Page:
Theater gossip Michael Riedel writes a history of Broadway

This July 24, 2015, photo released by Simon & Schuster shows theater writer Michael Riedel, author of "Razzle Dazzle: The Battle for Broadway." The book tell how the Great White Way has been shaped over the past century.

This July 24, 2015, photo released by Simon & Schuster shows theater writer Michael Riedel, author of "Razzle Dazzle: The Battle for Broadway." The book tell how the Great White Way has been shaped over the past century. Anne Wermiel/Simon & Schuster via AP

This July 24, 2015, photo released by Simon & Schuster shows theater writer Michael Riedel, author of "Razzle Dazzle: The Battle for Broadway." The book tell how the Great White Way has been shaped over the past century. Anne Wermiel/Simon & Schuster via AP

This July 24, 2015, photo released by Simon & Schuster shows theater writer Michael Riedel, author of “Razzle Dazzle: The Battle for Broadway.” The book tell how the Great White Way has been shaped over the past century.

NEW YORK — When you read New York Post theater columnist Michael Riedel, there’s no mistaking whom the writer is. He’s snarky and skewering and gleeful. That makes his latest project all the more interesting.

The acid-tongued stage gossip has written a book about Broadway’s history and he’s not opinionated or snarky at all. There’s no Michael Riedel.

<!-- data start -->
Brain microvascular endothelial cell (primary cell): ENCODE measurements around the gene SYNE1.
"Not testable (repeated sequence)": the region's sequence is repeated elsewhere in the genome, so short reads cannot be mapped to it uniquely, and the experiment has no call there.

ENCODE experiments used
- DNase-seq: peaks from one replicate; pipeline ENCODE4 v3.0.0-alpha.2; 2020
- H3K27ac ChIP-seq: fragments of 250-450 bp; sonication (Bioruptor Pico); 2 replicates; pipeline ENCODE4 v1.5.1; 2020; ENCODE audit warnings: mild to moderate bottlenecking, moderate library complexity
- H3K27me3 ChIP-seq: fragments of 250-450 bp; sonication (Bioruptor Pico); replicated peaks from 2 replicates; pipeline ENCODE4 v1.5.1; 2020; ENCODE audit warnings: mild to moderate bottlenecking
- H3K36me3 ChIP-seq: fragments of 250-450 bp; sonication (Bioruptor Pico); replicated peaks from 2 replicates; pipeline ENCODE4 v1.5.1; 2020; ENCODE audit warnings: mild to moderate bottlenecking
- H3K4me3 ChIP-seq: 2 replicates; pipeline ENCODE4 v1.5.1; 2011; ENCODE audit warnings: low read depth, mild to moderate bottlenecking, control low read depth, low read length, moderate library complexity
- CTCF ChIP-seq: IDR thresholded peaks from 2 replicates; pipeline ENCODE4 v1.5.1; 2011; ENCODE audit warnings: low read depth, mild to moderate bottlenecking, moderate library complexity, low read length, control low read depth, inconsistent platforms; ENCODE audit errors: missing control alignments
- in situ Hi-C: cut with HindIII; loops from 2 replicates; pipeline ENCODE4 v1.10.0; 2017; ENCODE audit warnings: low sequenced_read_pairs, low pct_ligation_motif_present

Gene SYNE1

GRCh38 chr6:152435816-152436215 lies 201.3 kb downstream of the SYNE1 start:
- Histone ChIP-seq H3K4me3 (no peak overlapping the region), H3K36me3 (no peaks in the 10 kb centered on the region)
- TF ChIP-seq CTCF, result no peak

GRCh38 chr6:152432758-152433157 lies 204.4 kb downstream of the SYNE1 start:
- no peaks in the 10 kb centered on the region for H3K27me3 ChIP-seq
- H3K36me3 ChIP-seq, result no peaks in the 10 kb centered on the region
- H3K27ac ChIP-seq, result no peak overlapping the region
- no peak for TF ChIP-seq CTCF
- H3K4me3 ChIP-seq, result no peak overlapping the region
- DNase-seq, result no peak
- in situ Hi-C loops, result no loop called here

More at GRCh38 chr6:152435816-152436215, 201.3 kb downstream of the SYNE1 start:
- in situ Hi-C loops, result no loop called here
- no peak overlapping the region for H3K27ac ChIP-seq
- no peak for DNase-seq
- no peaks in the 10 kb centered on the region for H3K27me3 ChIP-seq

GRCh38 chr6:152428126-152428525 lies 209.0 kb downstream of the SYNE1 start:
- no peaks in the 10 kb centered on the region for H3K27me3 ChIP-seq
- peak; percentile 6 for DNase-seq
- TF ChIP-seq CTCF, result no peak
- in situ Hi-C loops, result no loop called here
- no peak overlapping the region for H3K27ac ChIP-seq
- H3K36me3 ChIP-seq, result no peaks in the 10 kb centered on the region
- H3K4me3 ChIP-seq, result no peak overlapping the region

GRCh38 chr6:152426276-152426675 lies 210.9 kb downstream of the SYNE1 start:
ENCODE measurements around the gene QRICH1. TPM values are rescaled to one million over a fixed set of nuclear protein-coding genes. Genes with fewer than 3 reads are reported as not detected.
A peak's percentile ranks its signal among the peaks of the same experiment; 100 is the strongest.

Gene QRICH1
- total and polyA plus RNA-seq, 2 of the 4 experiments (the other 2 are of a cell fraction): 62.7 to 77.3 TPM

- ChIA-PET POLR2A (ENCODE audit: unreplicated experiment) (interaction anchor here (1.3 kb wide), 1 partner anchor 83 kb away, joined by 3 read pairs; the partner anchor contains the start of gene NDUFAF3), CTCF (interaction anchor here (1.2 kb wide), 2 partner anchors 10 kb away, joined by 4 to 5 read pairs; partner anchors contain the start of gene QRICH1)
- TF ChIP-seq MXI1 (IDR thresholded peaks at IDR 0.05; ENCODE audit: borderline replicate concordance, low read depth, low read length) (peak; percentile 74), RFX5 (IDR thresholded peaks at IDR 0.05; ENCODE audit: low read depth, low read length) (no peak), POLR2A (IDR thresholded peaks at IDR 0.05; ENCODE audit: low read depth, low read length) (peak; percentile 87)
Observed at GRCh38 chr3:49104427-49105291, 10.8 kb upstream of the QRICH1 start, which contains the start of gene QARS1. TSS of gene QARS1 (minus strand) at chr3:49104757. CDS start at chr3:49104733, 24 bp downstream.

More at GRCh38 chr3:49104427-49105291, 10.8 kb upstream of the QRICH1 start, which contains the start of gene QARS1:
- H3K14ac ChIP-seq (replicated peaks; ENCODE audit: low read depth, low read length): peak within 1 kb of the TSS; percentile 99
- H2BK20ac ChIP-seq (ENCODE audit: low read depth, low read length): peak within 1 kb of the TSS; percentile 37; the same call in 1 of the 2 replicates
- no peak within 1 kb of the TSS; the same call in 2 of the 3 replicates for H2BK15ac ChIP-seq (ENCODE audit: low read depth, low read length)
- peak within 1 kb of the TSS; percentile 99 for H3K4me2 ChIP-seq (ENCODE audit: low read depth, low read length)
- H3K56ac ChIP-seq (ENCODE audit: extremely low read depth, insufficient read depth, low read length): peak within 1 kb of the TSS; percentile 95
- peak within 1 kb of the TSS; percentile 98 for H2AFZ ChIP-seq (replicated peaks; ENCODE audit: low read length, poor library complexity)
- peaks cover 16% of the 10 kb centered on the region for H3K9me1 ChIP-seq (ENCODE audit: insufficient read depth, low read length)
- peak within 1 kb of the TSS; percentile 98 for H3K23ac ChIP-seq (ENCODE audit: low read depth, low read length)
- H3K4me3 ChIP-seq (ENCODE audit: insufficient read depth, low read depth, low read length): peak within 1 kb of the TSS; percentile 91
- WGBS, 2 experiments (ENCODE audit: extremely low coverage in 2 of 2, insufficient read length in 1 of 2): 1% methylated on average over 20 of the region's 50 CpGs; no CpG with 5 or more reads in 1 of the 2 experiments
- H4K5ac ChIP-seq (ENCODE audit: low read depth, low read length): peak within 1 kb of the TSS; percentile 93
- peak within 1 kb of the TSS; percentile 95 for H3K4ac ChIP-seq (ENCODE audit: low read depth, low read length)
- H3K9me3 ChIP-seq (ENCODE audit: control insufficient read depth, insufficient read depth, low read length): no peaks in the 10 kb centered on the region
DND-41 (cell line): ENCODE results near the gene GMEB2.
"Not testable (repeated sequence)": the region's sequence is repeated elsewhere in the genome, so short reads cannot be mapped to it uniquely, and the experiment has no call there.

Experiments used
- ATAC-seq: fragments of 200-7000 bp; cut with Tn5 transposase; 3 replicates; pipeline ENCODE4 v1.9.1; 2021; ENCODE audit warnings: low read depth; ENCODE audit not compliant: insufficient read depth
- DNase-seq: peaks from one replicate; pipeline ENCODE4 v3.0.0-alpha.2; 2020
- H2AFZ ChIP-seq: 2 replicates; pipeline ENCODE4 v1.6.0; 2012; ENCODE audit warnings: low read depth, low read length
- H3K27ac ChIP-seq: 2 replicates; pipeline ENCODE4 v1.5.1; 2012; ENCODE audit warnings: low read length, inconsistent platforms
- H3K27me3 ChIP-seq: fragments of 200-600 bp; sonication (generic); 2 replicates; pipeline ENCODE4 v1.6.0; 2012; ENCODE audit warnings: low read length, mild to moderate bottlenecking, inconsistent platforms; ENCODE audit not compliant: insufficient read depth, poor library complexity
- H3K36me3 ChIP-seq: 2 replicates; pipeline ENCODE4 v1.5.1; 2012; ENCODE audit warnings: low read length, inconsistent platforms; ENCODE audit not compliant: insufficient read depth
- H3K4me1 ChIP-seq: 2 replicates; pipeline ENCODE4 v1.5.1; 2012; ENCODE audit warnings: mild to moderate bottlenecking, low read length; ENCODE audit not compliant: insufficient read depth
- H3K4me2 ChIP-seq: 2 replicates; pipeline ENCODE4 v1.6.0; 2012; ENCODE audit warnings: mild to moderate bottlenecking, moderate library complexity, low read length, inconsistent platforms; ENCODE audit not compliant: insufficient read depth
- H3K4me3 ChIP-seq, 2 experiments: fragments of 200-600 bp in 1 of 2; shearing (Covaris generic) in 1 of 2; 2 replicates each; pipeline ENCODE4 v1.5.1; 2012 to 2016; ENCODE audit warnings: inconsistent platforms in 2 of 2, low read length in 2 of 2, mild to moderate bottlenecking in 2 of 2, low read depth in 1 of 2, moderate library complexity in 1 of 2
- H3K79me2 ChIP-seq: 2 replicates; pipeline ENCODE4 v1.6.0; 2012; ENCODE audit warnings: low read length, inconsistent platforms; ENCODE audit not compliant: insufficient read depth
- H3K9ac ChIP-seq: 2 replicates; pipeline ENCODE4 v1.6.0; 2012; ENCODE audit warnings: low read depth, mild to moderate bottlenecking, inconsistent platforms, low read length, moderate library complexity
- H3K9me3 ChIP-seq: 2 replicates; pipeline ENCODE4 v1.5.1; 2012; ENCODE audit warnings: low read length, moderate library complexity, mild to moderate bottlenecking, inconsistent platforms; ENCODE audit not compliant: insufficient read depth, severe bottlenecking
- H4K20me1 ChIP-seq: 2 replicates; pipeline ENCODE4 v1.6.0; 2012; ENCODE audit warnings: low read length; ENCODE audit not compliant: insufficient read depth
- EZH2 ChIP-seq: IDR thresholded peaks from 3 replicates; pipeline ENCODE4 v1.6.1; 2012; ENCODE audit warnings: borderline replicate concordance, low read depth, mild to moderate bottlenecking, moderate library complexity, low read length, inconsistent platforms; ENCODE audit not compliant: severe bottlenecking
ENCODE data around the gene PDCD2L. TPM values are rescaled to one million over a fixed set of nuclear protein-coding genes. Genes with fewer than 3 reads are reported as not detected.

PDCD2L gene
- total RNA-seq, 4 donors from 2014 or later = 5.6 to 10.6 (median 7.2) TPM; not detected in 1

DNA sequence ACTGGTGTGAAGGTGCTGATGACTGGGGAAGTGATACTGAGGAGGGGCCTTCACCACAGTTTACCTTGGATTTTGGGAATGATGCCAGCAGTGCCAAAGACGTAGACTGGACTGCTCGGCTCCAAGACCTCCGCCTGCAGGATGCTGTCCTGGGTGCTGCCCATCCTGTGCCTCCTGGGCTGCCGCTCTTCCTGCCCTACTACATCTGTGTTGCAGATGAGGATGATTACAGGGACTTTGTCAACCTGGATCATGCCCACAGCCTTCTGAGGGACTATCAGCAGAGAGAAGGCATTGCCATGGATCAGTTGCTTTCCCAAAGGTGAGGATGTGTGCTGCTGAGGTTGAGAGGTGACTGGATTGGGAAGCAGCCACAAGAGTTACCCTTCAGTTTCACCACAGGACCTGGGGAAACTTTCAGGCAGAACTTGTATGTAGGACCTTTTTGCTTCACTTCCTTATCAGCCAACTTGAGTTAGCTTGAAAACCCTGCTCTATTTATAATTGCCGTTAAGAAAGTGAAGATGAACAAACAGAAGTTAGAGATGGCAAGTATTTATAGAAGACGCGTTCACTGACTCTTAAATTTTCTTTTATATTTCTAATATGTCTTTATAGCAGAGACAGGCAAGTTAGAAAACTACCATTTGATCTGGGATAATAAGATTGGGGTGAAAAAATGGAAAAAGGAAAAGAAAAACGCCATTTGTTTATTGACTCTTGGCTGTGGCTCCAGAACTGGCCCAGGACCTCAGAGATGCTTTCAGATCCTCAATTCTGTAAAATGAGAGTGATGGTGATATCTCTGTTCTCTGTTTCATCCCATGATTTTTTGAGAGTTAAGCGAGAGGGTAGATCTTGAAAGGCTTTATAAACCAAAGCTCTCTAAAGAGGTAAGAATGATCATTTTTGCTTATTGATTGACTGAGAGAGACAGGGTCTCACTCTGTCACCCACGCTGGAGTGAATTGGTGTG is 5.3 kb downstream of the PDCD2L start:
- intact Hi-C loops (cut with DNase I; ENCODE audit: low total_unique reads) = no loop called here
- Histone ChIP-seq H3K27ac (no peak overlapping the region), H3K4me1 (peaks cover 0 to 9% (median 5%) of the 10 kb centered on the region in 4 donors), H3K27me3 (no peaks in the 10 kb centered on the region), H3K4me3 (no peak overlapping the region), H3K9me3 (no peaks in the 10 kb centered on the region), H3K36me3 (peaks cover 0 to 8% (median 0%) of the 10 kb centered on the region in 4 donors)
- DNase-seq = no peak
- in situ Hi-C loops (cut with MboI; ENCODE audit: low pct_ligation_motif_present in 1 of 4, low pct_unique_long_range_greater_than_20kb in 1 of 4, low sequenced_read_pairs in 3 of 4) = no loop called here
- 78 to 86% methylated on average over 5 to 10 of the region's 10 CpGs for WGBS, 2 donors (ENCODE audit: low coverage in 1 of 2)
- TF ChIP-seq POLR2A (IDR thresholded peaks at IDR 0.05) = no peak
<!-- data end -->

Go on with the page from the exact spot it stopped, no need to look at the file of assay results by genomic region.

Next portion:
“I try to make my columns kind of punchy, light and breezy — bim, boom, rat-a-tat-tat. The old gossip style, I like that. The jangle of the town, the jangle of Broadway,” he said. “But I knew that I couldn’t sustain a 400-page book with that style because it would become incredibly tedious.”

The result is “Razzle Dazzle: The Battle for Broadway,” a very entertaining look at how the Great White Way has been shaped over the past century. To write it, the 48-year-old conducted some 70 interviews and read 40 books.

“I never thought about writing a book in my life,” he said. “As a writer, I’m a sprinter. I do 750 words and I go have drinks with my friends. That’s my life.”

Riedel, who by some is feared and even loathed, in person is charming and eloquent. His modest apartment in the West Village reveals a Columbia University history major’s love of books — titles on everything from Hafez Assad to Saki and Willem de Kooning.

To write his history of the Great White Way, he decided to interview all the key players, set scenes and let the story be told through the characters. “I tried to take myself out of it and let them do the talking,” he said.

The book explores the rivalry between the two big theatrical dynasties — the Nederlanders and the Shuberts — as well as the transformation of Broadway from a seedy, scary place to family-friendly tourist trap.

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